In audiology, the Articulation Index (AI) is a tool used to predict the amount of speech that is audible to a patient with a specific hearing loss. The AI figure for a given patient can range from zero to one, representing the proportion of the average speech signal that is audible. The closer the AI is to one, or 100 percent, the better the person should be able to hear speech. The calculation is also used in industrial settings for the design of safety devices, such as flight helmets, where audio signals are required to be clearly heard.
The AI is often used as a counseling tool since it presents an individual’s hearing loss in terms of percentage of speech missed during a typical one-on-one conversation. The AI can also be used to measure the effectiveness of hearing aids and other forms of amplification devices.
Since the creation of the AI, there have been several proposed ways to simplify and increase its use. In 1990, Gustav Mueller and Mead Killion proposed an AI calculation involving one hundred dots on an audiogram, each of which represented an important speech frequency; the proportion of dots audible to the listener estimates the patient's AI. Unfortunately, not all areas on the audiogram (taking into account frequencies and intensity levels) are equally weighted. According to this procedure, the highest density of the audiogram dots is concentrated in the frequency region of 1-3 kHz, since this is the region containing the most speech information.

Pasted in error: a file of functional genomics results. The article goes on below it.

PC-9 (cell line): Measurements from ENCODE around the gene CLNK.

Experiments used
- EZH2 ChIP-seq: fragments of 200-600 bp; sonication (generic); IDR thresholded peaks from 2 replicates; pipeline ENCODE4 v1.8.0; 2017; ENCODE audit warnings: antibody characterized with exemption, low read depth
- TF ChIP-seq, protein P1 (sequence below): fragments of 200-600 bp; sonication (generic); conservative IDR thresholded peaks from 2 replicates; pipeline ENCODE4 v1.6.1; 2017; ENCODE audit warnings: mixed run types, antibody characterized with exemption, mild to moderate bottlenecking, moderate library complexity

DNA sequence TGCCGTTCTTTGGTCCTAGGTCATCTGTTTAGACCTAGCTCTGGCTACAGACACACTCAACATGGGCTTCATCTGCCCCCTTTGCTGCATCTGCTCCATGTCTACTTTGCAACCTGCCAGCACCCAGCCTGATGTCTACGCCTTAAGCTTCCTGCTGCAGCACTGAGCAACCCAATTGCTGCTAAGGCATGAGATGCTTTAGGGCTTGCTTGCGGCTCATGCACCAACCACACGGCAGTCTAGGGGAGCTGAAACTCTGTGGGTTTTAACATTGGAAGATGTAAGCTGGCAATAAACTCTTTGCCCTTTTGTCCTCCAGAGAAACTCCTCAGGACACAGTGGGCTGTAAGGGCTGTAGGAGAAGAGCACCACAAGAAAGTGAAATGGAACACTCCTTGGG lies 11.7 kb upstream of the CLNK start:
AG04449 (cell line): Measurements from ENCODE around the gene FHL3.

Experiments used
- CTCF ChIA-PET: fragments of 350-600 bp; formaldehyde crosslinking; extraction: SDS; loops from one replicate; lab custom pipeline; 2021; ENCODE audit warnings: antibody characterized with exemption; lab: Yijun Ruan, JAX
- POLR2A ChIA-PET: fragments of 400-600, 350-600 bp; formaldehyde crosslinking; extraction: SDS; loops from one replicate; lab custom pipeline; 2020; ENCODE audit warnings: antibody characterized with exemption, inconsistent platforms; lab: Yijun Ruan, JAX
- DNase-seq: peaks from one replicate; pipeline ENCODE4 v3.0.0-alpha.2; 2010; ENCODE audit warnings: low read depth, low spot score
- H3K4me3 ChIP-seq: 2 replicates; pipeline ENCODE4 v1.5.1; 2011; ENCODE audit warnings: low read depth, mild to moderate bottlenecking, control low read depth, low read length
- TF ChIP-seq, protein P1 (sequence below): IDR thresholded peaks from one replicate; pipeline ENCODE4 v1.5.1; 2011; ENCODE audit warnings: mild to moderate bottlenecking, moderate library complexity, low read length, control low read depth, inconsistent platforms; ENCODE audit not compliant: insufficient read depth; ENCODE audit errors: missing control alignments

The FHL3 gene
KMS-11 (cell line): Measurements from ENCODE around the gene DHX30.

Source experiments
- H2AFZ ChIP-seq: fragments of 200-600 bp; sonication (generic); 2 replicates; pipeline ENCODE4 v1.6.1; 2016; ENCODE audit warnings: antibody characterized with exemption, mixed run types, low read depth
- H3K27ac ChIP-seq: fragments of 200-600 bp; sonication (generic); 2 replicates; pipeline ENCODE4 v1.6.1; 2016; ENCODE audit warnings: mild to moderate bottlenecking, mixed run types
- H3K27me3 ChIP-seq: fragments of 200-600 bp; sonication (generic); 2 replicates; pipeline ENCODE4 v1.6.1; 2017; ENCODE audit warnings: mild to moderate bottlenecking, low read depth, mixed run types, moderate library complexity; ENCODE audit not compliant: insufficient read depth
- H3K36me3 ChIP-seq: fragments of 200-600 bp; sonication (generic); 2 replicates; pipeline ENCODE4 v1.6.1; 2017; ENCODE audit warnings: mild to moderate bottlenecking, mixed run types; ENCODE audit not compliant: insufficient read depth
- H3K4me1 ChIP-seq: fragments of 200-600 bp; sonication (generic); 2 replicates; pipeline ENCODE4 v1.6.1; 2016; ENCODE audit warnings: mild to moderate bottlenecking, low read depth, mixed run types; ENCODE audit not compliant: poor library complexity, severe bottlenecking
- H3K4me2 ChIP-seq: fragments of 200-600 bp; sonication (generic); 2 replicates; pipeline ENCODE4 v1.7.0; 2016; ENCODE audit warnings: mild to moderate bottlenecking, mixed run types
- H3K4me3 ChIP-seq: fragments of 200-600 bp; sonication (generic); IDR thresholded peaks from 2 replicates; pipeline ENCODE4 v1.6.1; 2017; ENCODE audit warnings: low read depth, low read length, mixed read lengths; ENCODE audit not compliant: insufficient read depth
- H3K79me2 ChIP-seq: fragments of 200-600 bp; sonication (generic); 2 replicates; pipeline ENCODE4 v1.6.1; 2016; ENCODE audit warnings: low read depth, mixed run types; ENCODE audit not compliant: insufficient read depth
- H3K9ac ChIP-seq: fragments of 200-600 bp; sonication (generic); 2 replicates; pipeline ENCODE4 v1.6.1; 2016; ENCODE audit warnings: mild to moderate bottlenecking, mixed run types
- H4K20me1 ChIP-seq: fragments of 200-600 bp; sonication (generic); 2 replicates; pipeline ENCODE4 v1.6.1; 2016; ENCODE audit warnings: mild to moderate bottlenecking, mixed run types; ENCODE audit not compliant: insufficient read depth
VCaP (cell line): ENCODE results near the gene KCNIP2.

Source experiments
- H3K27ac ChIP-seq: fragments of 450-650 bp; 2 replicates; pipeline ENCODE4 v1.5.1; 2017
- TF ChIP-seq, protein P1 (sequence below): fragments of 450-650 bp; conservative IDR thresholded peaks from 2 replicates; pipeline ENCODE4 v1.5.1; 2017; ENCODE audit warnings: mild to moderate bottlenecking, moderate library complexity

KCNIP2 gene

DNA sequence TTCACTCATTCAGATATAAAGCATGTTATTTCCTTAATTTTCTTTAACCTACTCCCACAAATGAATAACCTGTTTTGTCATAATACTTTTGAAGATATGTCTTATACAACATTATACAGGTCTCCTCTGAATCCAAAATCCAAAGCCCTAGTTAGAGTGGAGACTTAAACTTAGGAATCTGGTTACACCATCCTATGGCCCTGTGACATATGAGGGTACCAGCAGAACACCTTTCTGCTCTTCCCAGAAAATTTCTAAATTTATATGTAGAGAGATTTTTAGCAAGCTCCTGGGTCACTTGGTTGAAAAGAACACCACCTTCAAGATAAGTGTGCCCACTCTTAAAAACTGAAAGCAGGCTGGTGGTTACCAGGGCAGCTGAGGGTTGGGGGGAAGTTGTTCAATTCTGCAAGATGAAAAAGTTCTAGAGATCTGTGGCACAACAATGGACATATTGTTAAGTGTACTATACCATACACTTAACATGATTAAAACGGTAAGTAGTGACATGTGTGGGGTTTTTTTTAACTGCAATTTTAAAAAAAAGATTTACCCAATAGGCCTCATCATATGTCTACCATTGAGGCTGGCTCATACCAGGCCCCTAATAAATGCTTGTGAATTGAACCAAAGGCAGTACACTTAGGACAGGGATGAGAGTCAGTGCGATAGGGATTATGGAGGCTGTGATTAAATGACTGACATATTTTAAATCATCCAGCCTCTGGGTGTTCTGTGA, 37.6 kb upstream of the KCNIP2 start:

In many industrial settings noise exposure metrics have been established to quantify human exposure to sound. In aerospace settings the Speech Intelligibility Index (SII), published in 1986 by the American National Standards Institute, is a major revision of the AI standard and defines computational methods "that produce highly correlated with the intelligibility of speech under a variety of adverse listening conditions, such as noise masking, filtering and reverberation".
- Jeffrey R. Davis M.D.; Robert Johnson; Jan Stepanek (2008). Fundamentals of Aerospace Medicine. Lippincott Williams & Wilkins. p. 128.
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